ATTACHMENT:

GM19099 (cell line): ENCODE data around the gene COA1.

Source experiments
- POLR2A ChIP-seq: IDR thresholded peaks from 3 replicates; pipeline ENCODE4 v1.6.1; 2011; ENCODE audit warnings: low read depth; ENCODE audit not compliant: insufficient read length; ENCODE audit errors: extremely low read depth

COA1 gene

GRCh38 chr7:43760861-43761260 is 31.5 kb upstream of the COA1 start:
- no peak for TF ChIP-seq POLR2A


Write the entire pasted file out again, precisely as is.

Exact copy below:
GM19099 (cell line): ENCODE data around the gene COA1.

Source experiments
- POLR2A ChIP-seq: IDR thresholded peaks from 3 replicates; pipeline ENCODE4 v1.6.1; 2011; ENCODE audit warnings: low read depth; ENCODE audit not compliant: insufficient read length; ENCODE audit errors: extremely low read depth

COA1 gene

GRCh38 chr7:43760861-43761260 is 31.5 kb upstream of the COA1 start:
- no peak for TF ChIP-seq POLR2A